Right to Know Day
Information is the way to development: African citizens have a Right to Know – On International Right to Know Day – 28 September – the Institute for Democracy in Africa (Idasa) emphasises the importance of making information accessible to the wider public. Citizens’ access to information ensures that they take ownership of democratic processes and therefore can participate effectively. In 2011, the advocacy message is about making information on the Millennium Development Goals (MDGs) available to everyone. That access to information can be used as a tool to ensure that the wishes of citizens as set out in the Millennium Declaration are honoured.
The Right to Know Right to Education Project at Idasa would like to advocate for a push towards the attainment of the MDG that relates to education. With special emphasis on the Millennium Development Goal 2, which is on achieving universal primary education, the project seeks to promote the right of access to information to all citizens.
The specific targets of this goal are (a) Ensure all boys and girls complete a full course of primary schooling (b) Net enrolment ratio in primary education (c) Proportion of pupils starting grade 1 who reach last grade of primary (d) Literacy rate of 15-24 year-olds, women and men.
The project promotes the participation of both parents and children in the development of schools, hence the emphasis on the availability of information on progress on this MDG on access to education. There is a strong argument that can be made regarding the fact that communities cannot become active citizens in a democracy without information being readily accessible. Access to information is an enabler in realising participation in democracy. The project strongly supports the idea of having information available to parents and citizens in general on retention rates of schools, ensuring equity on the boy/girl enrolment ratio and the literacy of females and males under the age of 25 in poor communities.
According to an MDG report, “enrolment in primary education has continued to rise, reaching an impressive 89% in the developing world”. However, there should be concern around the findings in the report that “Sub-Saharan Africa and Southern Asia are home to the vast majority of children out of school”. The report has to be simplified so that ordinary citizens may understand and break down the data it contains.
More effort should be put into ensuring much wider reach of the report’s findings. Further, recognition should be given to the reality that progress on the MDGs relies heavily on citizens in developing countries understanding and acting upon MDG-relevant information. Despite a growing consensus among civil society that information provision is crucial in the continent’s quest for development, the role of information has largely been left off the MDG agenda. Civil society organisations have argued that, for example, ICTs can improve the delivery of services and facilitate management and transfer of knowledge. To obtain sufficient understanding of citizens’ access needs in relation to development outcomes it is crucial to understand that the availability of information and access to different technology platforms in countries in development varies significantly across different population sub-groups; men and women, among educated and uneducated and between those living in rural and urban areas. Transparency in governance requires that information be made available to citizens. The tendency of governments to adopt FOI Bills with secrecy as an undertone is in contradiction to democratic processes and against development.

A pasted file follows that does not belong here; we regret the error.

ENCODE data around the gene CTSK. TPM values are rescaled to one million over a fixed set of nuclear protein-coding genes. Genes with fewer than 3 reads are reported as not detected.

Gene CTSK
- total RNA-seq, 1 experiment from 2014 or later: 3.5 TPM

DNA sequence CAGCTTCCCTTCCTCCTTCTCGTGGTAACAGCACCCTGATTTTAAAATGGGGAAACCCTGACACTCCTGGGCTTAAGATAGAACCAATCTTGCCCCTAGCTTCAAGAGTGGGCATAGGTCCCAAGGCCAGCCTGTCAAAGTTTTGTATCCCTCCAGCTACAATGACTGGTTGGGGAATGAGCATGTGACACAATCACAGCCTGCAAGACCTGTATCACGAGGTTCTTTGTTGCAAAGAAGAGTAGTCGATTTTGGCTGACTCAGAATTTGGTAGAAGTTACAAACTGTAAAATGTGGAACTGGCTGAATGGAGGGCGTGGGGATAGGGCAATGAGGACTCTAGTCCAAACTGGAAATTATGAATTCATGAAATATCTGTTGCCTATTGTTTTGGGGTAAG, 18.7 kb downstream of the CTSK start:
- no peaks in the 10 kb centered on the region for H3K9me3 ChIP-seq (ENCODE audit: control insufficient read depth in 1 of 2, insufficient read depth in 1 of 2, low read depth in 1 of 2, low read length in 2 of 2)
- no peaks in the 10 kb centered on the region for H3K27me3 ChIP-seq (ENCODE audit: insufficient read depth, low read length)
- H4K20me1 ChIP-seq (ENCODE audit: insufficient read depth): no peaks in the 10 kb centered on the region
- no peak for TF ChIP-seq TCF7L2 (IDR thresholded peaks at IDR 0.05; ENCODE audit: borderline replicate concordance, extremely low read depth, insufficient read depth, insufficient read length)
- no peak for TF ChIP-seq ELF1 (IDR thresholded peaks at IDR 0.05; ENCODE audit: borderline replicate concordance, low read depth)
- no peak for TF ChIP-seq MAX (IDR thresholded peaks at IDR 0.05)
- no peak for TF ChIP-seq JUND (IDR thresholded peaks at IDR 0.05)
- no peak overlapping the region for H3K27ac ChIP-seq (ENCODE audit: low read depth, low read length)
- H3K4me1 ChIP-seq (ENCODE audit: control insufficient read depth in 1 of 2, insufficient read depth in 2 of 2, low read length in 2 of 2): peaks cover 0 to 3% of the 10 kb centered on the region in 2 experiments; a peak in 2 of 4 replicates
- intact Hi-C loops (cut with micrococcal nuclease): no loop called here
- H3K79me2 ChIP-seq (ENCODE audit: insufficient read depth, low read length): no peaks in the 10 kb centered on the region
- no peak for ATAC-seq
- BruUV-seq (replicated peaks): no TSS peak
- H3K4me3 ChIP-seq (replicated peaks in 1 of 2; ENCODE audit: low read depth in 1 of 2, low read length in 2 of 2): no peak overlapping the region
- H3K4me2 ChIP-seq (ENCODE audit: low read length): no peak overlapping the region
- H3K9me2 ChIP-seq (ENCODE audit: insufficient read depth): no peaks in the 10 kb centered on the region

Despite last year’s introduction of a Protection of Information Bill in South Africa that had underlying secrecy principles, there have been some positive developments in other parts of the continent around this crucial issue. For instance, the new Kenyan constitution shows more recognition of the importance of the right to access to information for citizens. It has adopted the progressive Freedom of Information clauses as they were contained in the old South African constitution. The ratified Kenyan constitution, which was promulgated on 27 August 2010, should set Kenya on a path to greater development. The fourth chapter, which contains the Bill of Rights, is regarded as one of the most progressive provisions of the Kenyan constitution. It guarantees fundamental rights including the freedom of expression, freedom of conscience and belief, the right to equal opportunities for men and women, freedom of the media, the rights of arrested persons, and the right of an accused person to get a fair trial. Access to information should not be limited to being enacted into law – there is a necessity for it to be practiced by governments, corporations, international non-governmental organisations and national non-governmental organisations. It must be a habit that governs the day-to-day functioning of a democracy.
Idasa would like to advocate for freedom of information not just being a reserve for the media but for a more progressive outlook where all citizens enjoy the right to information as a basic right. Similarly, development cannot take place without consensus and so the active consultation of communities on the contents of the MDG report and the implications of these finding is pivotal.
Wider access to information allows and empowers ordinary citizens to participate actively in development processes.
For more information, contact Yolanda Taylor, advocacy officer, Idasa, on email@example.com, +27(012) 3920644 or +27(082)0934495.
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